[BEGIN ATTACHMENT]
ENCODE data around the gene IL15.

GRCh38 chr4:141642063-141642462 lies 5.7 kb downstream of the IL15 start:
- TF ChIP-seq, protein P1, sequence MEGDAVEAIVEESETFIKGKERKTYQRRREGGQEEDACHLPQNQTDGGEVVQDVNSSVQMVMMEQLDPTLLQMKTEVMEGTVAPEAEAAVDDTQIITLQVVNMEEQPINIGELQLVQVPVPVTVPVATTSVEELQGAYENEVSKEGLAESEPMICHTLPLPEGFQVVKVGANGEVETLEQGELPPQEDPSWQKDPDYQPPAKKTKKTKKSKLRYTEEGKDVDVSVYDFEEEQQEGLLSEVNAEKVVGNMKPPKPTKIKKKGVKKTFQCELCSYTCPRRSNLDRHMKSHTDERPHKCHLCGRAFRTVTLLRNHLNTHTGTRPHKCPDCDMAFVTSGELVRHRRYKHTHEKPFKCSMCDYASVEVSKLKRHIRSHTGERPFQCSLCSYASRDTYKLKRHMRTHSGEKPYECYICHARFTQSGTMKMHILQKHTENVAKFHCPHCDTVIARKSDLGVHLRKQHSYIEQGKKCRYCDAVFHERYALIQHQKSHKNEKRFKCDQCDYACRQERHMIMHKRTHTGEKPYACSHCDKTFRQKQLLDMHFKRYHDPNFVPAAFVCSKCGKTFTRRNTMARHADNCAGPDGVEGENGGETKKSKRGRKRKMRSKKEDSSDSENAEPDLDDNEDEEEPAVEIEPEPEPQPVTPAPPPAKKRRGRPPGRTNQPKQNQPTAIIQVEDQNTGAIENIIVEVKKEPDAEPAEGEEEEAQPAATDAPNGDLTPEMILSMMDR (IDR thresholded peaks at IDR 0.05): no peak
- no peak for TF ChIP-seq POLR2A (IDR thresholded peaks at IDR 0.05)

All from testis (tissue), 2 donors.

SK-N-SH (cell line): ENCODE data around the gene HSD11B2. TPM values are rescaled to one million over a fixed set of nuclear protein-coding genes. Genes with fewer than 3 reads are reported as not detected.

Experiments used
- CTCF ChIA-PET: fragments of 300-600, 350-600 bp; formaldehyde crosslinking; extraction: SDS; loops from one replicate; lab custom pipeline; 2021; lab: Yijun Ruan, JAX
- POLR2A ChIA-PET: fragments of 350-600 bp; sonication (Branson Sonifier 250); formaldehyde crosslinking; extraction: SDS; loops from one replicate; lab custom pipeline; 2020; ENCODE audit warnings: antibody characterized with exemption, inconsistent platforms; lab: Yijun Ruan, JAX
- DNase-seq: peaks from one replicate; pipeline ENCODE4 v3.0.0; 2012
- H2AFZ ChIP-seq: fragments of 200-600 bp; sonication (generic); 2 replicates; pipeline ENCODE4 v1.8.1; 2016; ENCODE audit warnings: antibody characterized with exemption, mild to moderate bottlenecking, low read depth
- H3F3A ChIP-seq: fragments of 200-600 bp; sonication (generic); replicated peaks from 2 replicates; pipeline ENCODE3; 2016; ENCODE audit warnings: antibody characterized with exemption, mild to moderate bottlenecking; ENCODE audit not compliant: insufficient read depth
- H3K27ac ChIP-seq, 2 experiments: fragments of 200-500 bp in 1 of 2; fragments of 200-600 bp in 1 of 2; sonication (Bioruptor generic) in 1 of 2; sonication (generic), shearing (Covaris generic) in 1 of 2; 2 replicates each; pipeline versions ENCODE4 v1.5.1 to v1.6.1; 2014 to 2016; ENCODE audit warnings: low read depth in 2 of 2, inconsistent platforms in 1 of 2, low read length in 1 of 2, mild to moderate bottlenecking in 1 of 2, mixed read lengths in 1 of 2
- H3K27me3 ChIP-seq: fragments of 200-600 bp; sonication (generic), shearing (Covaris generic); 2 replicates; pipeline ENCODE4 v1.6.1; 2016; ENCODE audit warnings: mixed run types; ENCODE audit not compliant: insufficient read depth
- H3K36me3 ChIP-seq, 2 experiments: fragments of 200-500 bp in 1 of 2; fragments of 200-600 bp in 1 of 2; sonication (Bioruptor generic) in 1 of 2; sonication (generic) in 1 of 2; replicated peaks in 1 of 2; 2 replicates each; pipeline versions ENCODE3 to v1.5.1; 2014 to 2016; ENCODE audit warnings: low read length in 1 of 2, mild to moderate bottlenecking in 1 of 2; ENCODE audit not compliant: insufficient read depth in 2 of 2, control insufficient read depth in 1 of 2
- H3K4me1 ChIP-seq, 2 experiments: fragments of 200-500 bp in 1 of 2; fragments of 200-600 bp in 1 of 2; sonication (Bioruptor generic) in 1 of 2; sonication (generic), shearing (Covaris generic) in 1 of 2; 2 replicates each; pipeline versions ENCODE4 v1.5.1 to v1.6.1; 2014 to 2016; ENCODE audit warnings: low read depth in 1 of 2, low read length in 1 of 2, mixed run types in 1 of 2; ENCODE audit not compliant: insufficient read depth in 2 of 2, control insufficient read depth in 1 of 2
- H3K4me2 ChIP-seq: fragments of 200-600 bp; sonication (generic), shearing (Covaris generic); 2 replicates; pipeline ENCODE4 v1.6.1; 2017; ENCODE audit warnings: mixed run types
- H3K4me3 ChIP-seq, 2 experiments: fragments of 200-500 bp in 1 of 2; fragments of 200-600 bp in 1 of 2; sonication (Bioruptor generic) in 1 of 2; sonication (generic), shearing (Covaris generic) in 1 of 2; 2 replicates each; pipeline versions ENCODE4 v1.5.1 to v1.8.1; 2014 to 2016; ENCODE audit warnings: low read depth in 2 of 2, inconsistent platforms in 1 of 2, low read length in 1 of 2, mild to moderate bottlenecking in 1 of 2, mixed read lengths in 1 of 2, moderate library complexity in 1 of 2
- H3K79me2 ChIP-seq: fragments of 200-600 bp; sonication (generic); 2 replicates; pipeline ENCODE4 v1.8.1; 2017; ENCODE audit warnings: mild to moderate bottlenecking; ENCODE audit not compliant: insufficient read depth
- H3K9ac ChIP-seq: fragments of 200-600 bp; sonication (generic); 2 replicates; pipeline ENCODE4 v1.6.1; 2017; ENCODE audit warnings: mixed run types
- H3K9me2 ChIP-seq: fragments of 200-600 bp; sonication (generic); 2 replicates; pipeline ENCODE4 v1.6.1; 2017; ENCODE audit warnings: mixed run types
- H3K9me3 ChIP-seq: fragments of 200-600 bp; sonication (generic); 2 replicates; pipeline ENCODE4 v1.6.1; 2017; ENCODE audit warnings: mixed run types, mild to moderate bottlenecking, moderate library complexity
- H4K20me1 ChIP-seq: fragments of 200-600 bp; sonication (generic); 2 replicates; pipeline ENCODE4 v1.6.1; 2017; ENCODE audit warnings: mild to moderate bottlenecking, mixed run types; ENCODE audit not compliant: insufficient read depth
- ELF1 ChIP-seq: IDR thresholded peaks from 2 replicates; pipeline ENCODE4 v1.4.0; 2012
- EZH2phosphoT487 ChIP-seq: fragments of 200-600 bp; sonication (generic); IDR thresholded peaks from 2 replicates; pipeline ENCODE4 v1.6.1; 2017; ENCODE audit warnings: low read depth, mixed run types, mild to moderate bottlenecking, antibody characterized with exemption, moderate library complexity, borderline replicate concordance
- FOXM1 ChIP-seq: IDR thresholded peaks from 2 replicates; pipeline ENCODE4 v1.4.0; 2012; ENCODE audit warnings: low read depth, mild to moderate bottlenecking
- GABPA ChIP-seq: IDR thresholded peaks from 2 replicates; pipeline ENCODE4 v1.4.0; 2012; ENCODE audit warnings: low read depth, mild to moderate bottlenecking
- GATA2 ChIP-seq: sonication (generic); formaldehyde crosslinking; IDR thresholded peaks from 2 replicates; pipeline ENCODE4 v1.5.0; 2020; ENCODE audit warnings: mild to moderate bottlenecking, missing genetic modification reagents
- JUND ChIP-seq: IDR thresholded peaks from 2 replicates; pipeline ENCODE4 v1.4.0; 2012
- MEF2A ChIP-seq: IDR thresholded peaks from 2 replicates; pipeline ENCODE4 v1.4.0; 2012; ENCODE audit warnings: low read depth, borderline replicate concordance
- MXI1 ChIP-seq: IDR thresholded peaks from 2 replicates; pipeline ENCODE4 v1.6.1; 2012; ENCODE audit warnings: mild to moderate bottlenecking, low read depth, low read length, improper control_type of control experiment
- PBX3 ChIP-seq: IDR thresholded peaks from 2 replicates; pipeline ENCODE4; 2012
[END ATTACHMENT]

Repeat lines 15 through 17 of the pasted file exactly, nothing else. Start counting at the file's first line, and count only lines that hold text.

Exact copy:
- H3K36me3 ChIP-seq, 2 experiments: fragments of 200-500 bp in 1 of 2; fragments of 200-600 bp in 1 of 2; sonication (Bioruptor generic) in 1 of 2; sonication (generic) in 1 of 2; replicated peaks in 1 of 2; 2 replicates each; pipeline versions ENCODE3 to v1.5.1; 2014 to 2016; ENCODE audit warnings: low read length in 1 of 2, mild to moderate bottlenecking in 1 of 2; ENCODE audit not compliant: insufficient read depth in 2 of 2, control insufficient read depth in 1 of 2
- H3K4me1 ChIP-seq, 2 experiments: fragments of 200-500 bp in 1 of 2; fragments of 200-600 bp in 1 of 2; sonication (Bioruptor generic) in 1 of 2; sonication (generic), shearing (Covaris generic) in 1 of 2; 2 replicates each; pipeline versions ENCODE4 v1.5.1 to v1.6.1; 2014 to 2016; ENCODE audit warnings: low read depth in 1 of 2, low read length in 1 of 2, mixed run types in 1 of 2; ENCODE audit not compliant: insufficient read depth in 2 of 2, control insufficient read depth in 1 of 2
- H3K4me2 ChIP-seq: fragments of 200-600 bp; sonication (generic), shearing (Covaris generic); 2 replicates; pipeline ENCODE4 v1.6.1; 2017; ENCODE audit warnings: mixed run types